OK, so should we relax? No. Here’s why. Hundreds of thousands of times every month, the infrastructure that houses SCADA systems is attacked. The point of the attacks is often to gather information about the networks and points of vulnerability, i.e. reconnaissance. Repeating from above, SCADA systems historically distinguish themselves from other ICS systems by being large-scale processes that can include multiple sites and large distances. If these are large-scale systems that require communications over great distances, might a schematic of the entire infrastructure be valuable? Would information on control points for access to the wired or wireless network be useful? What about data on multiple points of physical or control points for wireless locations? Would the service log information about where service was performed be of value to an attacker? How about delivery schedules, hardware equipment purchases, requisition information, deployment information, upgrade cycles, etc.? If you were going to attack a system that is not on the Internet, yet those networks used much of the same equipment used on the Internet (servers, wired networks, closed wireless networks, etc.) could you get the info you need to attack the network?

The answer is most likely yes. And clearly, there are a lot of people that agree, especially bad people. Thus, the huge jump in SCADA attacks as reported in the threat report. Consider this: A power company has a lot of locations from which they control remote equipment. That equipment for example controls the pressure in pipelines. If the systems utilize closed wireless, you would then still have the opportunity to utilize proximity to attempt an intrusion to a vulnerable system. Today’s Industrial Control Systems are distributed. These systems have both automation and have a way to communicate over distances. This creates a threat surface.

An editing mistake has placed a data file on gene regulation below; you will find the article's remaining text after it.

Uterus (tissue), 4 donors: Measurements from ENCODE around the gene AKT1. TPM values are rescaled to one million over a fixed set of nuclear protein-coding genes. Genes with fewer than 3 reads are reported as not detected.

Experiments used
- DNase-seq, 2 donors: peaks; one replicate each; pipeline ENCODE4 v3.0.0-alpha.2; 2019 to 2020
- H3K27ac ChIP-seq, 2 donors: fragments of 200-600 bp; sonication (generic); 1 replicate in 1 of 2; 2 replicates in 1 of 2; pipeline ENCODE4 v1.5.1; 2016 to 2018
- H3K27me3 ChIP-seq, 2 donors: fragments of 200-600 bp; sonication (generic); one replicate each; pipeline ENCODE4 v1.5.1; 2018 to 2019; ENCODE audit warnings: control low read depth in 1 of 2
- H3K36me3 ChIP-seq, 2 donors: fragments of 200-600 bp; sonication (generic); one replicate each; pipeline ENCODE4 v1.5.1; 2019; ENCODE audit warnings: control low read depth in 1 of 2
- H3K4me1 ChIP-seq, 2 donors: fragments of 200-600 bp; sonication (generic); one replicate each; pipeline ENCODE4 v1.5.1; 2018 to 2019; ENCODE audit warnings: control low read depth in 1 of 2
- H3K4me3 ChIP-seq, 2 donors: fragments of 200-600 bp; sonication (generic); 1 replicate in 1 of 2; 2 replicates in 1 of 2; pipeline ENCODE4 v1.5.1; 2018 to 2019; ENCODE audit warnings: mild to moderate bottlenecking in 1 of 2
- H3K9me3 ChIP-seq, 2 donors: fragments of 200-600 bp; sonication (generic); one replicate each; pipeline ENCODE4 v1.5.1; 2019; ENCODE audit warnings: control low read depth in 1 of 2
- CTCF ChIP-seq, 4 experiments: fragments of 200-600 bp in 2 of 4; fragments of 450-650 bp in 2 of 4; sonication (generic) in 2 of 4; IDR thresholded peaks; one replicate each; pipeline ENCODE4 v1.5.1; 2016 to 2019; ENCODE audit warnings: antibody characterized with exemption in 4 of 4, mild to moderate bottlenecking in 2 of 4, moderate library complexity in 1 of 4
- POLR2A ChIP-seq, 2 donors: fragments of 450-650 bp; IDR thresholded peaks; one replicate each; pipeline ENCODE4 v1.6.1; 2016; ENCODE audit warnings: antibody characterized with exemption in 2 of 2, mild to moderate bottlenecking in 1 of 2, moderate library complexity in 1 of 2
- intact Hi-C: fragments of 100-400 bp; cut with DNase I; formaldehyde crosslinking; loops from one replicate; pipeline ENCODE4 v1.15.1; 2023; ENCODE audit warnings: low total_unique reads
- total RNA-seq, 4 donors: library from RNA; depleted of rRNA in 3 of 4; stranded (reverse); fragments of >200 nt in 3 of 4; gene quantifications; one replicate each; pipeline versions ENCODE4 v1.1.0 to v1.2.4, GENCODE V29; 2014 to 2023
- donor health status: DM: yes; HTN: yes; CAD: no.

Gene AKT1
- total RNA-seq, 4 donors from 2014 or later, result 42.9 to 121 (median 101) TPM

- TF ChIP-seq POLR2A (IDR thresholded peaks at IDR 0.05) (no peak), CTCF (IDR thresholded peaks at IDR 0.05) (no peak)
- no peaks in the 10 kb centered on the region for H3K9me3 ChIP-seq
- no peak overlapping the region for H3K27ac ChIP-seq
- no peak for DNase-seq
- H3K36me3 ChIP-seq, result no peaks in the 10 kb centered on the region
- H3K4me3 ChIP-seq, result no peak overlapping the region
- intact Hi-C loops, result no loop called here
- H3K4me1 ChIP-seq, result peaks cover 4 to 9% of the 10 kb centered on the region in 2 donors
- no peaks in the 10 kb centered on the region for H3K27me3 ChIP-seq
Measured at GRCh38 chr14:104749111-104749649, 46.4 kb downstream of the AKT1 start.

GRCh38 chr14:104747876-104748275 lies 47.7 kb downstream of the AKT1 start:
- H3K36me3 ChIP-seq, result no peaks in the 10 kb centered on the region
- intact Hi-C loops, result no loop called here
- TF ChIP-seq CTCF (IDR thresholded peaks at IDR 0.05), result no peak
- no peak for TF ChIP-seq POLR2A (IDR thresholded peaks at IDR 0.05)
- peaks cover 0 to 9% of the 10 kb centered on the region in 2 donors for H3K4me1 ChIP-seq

These systems also face cost and productivity demands. As facilities continue to depend on more traditional Internet “type” equipment, they are increasingly vulnerable to attack. The more wireless used, the greater the chance proximity can become a vector of attack.

Lastly, we certainly know that some attacks have been successful. There is, of course, the famous case of the nuclear centrifuge that was attacked and severely damaged. That was a proof point. Some considered that unlikely to be repeated as it was a state sponsored attack. Yet, if you simply realize that bad guys come in all shapes and sizes, and when you consider what is at stake, then yes, we all should wake up and realize, even systems not on the public Internet can provide enough data that causes risk at a terrifying scale. Common sense security is not enough. Common sense paranoia is a good place to start.

For more information on our research on SCADA attacks, read the 2015 SonicWall Security Annual Threat Report.

Why Dual-Radio Wireless Makes Sense